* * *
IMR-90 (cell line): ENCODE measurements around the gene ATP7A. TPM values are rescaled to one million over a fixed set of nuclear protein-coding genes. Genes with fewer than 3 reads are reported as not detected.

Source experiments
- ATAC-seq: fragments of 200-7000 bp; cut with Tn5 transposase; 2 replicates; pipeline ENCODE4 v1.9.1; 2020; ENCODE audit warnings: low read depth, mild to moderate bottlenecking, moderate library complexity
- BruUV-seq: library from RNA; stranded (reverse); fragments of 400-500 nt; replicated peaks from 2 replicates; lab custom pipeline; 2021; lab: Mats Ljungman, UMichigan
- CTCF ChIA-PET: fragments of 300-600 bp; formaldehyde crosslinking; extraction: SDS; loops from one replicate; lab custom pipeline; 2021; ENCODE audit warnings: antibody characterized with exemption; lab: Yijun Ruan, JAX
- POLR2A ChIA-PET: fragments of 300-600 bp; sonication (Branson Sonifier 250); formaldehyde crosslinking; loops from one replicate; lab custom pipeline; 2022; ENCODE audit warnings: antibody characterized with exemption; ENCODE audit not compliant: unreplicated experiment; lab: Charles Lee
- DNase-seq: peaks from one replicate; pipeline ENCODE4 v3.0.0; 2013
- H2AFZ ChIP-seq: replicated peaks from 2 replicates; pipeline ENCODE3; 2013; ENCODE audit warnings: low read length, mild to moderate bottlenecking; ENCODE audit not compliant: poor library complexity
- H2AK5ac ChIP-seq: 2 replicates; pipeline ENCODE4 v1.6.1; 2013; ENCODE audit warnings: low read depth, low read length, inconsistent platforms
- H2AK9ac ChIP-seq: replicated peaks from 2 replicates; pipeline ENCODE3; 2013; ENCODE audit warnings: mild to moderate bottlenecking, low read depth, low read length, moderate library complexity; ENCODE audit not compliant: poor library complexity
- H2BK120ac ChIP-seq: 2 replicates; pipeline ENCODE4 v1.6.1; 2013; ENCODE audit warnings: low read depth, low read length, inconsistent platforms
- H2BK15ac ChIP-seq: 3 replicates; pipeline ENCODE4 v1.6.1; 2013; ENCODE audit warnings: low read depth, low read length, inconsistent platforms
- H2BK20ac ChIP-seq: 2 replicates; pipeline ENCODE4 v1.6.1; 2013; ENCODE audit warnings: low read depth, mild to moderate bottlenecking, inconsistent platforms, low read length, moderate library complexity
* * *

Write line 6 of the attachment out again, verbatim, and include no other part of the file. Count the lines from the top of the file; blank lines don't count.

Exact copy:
- POLR2A ChIA-PET: fragments of 300-600 bp; sonication (Branson Sonifier 250); formaldehyde crosslinking; loops from one replicate; lab custom pipeline; 2022; ENCODE audit warnings: antibody characterized with exemption; ENCODE audit not compliant: unreplicated experiment; lab: Charles Lee